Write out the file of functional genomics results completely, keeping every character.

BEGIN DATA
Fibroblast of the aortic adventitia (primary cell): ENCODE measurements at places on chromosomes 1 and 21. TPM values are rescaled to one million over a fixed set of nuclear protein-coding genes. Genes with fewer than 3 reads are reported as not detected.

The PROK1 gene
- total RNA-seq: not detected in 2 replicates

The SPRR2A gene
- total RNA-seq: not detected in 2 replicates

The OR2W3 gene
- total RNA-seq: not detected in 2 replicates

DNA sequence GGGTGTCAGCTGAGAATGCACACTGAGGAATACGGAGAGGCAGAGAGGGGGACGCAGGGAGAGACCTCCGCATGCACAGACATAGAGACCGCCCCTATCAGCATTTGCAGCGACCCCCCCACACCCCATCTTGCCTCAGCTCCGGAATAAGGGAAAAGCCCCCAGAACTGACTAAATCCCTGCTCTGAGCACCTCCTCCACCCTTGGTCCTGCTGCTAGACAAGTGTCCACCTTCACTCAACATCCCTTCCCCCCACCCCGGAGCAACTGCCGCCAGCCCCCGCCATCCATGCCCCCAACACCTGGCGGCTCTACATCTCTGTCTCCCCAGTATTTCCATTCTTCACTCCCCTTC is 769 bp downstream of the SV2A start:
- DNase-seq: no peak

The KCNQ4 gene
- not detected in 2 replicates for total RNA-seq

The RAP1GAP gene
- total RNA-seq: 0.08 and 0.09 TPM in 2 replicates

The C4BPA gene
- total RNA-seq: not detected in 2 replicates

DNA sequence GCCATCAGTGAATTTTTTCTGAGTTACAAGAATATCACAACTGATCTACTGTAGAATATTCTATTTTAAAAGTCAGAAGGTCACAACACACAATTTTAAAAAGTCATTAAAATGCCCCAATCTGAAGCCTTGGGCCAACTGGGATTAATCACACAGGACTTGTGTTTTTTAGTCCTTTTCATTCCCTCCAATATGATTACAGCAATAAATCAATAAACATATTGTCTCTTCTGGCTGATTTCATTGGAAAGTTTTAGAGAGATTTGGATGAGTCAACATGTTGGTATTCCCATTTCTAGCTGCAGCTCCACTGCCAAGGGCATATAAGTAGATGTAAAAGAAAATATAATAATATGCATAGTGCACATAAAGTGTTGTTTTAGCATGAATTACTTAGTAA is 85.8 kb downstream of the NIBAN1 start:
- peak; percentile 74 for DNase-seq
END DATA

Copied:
Fibroblast of the aortic adventitia (primary cell): ENCODE measurements at places on chromosomes 1 and 21. TPM values are rescaled to one million over a fixed set of nuclear protein-coding genes. Genes with fewer than 3 reads are reported as not detected.

The PROK1 gene
- total RNA-seq: not detected in 2 replicates

The SPRR2A gene
- total RNA-seq: not detected in 2 replicates

The OR2W3 gene
- total RNA-seq: not detected in 2 replicates

DNA sequence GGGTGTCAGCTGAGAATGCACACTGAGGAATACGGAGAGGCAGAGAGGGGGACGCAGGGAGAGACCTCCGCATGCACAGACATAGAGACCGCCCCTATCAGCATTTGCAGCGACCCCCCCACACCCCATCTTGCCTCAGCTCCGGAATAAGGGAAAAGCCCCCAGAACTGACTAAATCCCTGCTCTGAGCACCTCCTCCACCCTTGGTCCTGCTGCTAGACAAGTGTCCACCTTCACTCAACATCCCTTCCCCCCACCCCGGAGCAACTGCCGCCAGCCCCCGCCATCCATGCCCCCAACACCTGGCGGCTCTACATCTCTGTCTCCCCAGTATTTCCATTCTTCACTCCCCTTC is 769 bp downstream of the SV2A start:
- DNase-seq: no peak

The KCNQ4 gene
- not detected in 2 replicates for total RNA-seq

The RAP1GAP gene
- total RNA-seq: 0.08 and 0.09 TPM in 2 replicates

The C4BPA gene
- total RNA-seq: not detected in 2 replicates

DNA sequence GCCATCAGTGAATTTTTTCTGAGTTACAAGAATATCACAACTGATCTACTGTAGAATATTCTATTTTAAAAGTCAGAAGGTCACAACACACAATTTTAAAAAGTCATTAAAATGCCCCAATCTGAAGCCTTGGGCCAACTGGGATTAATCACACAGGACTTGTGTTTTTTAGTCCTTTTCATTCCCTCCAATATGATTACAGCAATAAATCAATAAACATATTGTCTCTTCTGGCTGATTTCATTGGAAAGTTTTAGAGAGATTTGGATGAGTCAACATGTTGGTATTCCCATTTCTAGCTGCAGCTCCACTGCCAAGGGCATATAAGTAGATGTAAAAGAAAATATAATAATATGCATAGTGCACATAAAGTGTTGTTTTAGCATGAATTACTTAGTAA is 85.8 kb downstream of the NIBAN1 start:
- peak; percentile 74 for DNase-seq